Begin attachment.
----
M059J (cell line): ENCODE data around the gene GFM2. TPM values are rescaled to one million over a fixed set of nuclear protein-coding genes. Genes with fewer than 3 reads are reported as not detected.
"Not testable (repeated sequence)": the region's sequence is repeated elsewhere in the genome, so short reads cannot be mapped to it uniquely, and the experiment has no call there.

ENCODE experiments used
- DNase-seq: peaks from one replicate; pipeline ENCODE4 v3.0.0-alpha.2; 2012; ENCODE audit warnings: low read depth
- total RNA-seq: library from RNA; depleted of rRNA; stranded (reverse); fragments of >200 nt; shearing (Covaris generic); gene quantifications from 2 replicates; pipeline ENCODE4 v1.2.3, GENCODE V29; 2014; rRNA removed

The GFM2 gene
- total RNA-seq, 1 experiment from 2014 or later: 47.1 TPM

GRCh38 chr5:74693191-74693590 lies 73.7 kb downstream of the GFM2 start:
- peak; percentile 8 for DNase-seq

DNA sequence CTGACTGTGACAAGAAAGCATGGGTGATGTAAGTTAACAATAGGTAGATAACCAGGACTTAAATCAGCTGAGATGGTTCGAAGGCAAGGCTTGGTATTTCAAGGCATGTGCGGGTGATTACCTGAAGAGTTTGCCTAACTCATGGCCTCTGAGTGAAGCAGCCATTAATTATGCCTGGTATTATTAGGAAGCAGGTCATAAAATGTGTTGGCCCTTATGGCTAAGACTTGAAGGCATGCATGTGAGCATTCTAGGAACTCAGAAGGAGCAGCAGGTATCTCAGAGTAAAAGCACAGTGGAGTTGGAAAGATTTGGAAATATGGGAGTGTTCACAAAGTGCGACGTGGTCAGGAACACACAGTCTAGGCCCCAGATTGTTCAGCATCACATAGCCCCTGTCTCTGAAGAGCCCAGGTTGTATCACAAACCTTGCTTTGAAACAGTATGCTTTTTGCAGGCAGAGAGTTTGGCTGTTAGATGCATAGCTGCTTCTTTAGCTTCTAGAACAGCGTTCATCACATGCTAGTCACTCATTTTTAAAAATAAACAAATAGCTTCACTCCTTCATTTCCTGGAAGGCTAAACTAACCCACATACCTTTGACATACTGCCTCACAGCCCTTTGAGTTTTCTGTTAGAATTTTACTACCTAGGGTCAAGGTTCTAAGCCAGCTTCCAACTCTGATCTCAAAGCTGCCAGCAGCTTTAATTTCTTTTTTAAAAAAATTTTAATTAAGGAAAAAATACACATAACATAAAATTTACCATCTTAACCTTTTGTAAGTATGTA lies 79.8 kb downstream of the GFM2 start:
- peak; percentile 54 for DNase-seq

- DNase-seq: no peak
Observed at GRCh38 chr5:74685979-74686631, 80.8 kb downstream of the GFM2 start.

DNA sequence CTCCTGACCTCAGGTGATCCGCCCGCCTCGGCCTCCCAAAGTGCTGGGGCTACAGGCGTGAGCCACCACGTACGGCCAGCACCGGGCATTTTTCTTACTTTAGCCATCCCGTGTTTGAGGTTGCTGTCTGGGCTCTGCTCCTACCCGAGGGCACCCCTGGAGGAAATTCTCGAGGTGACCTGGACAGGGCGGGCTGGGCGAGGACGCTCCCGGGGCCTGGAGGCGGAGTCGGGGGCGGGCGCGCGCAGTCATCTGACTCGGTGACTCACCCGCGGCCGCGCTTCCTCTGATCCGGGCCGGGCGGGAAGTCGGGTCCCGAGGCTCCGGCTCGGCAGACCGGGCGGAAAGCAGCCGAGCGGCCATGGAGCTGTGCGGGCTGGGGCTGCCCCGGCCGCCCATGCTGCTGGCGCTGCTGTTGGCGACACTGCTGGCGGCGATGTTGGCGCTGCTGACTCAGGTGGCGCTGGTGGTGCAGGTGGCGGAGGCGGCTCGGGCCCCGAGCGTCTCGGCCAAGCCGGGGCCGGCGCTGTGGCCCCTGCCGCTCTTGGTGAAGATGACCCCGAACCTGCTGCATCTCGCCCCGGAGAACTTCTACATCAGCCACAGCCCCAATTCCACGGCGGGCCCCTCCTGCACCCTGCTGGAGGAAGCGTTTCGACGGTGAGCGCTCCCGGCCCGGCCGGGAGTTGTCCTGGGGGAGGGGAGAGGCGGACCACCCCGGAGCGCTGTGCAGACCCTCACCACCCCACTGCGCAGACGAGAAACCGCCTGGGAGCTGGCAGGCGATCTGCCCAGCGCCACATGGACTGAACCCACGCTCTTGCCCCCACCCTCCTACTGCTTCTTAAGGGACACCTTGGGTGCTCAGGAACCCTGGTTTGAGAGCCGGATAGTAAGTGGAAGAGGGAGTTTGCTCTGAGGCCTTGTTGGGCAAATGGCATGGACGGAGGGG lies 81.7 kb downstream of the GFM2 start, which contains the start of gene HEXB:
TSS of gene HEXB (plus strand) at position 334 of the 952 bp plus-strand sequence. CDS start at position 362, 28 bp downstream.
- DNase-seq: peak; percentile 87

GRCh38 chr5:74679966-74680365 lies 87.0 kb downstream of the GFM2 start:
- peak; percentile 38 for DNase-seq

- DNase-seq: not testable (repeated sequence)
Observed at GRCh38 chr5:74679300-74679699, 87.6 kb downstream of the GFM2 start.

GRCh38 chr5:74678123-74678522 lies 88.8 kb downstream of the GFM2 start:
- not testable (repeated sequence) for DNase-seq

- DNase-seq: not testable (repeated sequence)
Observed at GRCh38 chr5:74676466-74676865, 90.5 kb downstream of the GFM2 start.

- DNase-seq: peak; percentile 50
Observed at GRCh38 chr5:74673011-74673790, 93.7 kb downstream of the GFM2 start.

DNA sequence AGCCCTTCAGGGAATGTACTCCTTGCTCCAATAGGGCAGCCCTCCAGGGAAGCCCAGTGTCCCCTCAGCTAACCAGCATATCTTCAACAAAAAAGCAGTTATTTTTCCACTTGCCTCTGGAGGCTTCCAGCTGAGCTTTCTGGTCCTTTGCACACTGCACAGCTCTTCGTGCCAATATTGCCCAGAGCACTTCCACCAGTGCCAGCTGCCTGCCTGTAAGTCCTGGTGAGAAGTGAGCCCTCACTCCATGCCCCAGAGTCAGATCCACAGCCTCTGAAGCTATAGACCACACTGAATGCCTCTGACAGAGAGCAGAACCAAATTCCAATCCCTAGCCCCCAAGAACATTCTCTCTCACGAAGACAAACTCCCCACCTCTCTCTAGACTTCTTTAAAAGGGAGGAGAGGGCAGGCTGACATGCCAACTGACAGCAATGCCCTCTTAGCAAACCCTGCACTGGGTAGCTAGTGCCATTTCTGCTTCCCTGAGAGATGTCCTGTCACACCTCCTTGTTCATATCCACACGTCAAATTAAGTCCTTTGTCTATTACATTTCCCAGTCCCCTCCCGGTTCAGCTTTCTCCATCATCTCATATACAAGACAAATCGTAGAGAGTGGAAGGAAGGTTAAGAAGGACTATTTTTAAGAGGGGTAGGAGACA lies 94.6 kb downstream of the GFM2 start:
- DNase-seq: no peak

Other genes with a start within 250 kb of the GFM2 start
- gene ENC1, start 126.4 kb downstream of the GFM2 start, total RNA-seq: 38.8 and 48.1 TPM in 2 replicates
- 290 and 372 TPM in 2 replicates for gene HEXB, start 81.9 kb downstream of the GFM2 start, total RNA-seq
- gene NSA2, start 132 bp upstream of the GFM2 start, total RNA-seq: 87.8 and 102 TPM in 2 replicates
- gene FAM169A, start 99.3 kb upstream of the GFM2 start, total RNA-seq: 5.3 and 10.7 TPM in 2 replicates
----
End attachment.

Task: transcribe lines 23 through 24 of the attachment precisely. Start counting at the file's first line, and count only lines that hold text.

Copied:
- DNase-seq: not testable (repeated sequence)
Observed at GRCh38 chr5:74676466-74676865, 90.5 kb downstream of the GFM2 start.